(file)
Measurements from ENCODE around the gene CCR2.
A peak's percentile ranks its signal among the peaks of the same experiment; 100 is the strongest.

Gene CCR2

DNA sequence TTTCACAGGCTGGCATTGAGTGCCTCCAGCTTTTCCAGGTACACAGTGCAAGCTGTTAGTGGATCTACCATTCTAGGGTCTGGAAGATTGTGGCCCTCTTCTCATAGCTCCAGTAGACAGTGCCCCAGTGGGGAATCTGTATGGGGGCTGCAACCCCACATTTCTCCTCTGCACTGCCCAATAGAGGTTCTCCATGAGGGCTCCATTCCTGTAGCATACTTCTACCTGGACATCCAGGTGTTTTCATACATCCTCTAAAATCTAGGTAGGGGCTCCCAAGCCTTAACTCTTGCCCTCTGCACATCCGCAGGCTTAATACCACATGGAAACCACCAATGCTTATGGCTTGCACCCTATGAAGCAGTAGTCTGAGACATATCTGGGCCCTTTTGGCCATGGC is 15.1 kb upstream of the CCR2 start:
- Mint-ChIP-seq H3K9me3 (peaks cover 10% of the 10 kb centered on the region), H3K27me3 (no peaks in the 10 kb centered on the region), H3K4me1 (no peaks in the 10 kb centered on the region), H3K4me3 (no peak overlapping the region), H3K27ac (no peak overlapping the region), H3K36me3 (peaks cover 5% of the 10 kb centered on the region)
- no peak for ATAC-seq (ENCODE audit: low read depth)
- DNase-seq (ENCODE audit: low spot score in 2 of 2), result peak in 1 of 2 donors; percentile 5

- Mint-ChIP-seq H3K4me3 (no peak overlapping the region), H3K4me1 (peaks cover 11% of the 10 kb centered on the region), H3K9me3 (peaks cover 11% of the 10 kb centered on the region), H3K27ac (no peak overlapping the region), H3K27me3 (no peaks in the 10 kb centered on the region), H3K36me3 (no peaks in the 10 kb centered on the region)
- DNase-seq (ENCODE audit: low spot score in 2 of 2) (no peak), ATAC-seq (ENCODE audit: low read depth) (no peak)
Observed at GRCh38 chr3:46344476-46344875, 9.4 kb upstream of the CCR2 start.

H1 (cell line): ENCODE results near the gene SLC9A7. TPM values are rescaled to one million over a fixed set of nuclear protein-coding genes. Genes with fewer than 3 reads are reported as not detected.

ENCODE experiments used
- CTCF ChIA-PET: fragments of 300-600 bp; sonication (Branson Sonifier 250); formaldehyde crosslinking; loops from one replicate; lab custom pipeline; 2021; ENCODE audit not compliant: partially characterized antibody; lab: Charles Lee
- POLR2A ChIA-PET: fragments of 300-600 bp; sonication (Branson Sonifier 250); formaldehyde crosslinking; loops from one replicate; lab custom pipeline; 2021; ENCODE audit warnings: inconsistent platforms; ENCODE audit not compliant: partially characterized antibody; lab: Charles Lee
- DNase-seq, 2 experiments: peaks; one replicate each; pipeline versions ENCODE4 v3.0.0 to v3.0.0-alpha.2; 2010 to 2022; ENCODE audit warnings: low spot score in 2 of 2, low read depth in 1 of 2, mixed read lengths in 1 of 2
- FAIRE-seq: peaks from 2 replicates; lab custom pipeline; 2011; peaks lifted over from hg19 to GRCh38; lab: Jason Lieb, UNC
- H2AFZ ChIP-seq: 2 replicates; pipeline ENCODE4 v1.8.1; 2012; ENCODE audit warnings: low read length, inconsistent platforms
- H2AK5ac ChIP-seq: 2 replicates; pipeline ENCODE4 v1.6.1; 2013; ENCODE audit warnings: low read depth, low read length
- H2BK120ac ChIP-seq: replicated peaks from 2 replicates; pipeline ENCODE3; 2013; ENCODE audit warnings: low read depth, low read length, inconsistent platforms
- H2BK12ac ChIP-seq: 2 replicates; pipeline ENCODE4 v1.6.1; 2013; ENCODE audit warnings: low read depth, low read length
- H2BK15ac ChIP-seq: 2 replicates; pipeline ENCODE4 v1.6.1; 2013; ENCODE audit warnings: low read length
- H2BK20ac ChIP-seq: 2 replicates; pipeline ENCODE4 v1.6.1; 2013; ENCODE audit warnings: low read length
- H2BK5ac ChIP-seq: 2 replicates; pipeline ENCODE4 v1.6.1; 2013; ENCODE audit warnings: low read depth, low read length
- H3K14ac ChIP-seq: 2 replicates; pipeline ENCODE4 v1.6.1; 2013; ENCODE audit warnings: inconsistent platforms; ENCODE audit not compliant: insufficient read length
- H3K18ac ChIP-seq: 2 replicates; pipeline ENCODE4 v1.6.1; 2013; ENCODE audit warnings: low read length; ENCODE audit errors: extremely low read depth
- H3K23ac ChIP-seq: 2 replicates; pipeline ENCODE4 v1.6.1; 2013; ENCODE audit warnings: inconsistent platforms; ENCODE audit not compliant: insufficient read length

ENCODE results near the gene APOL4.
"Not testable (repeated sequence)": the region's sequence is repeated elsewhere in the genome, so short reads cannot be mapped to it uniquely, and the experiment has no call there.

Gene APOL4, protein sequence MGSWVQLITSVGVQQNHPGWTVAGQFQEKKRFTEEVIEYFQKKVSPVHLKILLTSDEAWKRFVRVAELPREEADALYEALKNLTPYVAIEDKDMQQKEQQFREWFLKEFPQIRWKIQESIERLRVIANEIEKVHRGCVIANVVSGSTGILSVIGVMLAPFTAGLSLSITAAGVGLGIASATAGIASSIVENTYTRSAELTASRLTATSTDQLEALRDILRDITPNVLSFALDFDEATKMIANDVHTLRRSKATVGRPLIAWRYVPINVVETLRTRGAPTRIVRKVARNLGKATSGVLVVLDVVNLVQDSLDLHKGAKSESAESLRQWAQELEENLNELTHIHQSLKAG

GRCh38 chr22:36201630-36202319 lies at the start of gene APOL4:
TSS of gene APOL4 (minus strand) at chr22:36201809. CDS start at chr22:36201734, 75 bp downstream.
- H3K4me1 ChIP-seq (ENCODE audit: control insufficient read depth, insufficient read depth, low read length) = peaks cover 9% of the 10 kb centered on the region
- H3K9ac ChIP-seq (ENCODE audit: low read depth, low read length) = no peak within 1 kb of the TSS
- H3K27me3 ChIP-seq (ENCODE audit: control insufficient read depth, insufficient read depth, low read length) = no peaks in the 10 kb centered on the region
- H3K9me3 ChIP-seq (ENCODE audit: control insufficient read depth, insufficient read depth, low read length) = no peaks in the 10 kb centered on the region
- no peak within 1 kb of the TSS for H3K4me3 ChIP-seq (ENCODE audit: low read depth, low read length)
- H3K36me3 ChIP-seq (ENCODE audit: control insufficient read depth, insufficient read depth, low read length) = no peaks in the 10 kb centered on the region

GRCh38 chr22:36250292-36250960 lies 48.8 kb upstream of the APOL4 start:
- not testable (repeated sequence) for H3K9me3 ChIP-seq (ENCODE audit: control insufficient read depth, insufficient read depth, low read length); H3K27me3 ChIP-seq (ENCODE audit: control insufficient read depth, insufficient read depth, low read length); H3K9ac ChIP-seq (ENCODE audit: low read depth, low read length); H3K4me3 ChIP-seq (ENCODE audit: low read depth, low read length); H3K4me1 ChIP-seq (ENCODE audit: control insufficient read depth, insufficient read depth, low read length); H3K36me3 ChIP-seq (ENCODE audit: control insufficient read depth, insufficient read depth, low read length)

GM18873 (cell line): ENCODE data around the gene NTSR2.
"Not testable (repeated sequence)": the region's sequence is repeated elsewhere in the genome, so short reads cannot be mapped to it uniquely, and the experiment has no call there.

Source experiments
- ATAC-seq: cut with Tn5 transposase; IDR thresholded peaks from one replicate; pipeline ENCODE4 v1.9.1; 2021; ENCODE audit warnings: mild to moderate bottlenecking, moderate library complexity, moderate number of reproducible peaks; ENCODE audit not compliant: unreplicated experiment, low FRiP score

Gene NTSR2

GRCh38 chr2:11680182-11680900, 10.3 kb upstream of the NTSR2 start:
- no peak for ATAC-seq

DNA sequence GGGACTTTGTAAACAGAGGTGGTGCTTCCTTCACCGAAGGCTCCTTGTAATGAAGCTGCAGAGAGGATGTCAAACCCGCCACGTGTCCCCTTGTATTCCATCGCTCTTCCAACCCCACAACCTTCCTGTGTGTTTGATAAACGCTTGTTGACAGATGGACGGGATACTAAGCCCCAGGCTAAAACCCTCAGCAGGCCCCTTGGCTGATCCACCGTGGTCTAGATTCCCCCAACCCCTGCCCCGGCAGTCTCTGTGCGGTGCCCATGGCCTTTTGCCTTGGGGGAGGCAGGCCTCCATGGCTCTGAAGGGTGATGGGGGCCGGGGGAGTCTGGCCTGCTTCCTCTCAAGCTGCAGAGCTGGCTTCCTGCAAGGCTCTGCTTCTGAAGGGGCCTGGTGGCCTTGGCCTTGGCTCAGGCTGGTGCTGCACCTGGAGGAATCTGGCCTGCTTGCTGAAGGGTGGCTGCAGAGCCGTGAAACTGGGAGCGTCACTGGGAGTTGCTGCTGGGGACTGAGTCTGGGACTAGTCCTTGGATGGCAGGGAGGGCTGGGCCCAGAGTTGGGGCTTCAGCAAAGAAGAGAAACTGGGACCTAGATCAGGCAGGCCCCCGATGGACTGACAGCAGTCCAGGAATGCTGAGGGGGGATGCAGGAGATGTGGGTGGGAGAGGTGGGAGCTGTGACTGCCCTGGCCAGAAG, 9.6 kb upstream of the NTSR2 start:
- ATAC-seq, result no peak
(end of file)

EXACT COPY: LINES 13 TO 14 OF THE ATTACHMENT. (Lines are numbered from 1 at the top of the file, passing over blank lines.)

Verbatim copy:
- CTCF ChIA-PET: fragments of 300-600 bp; sonication (Branson Sonifier 250); formaldehyde crosslinking; loops from one replicate; lab custom pipeline; 2021; ENCODE audit not compliant: partially characterized antibody; lab: Charles Lee
- POLR2A ChIA-PET: fragments of 300-600 bp; sonication (Branson Sonifier 250); formaldehyde crosslinking; loops from one replicate; lab custom pipeline; 2021; ENCODE audit warnings: inconsistent platforms; ENCODE audit not compliant: partially characterized antibody; lab: Charles Lee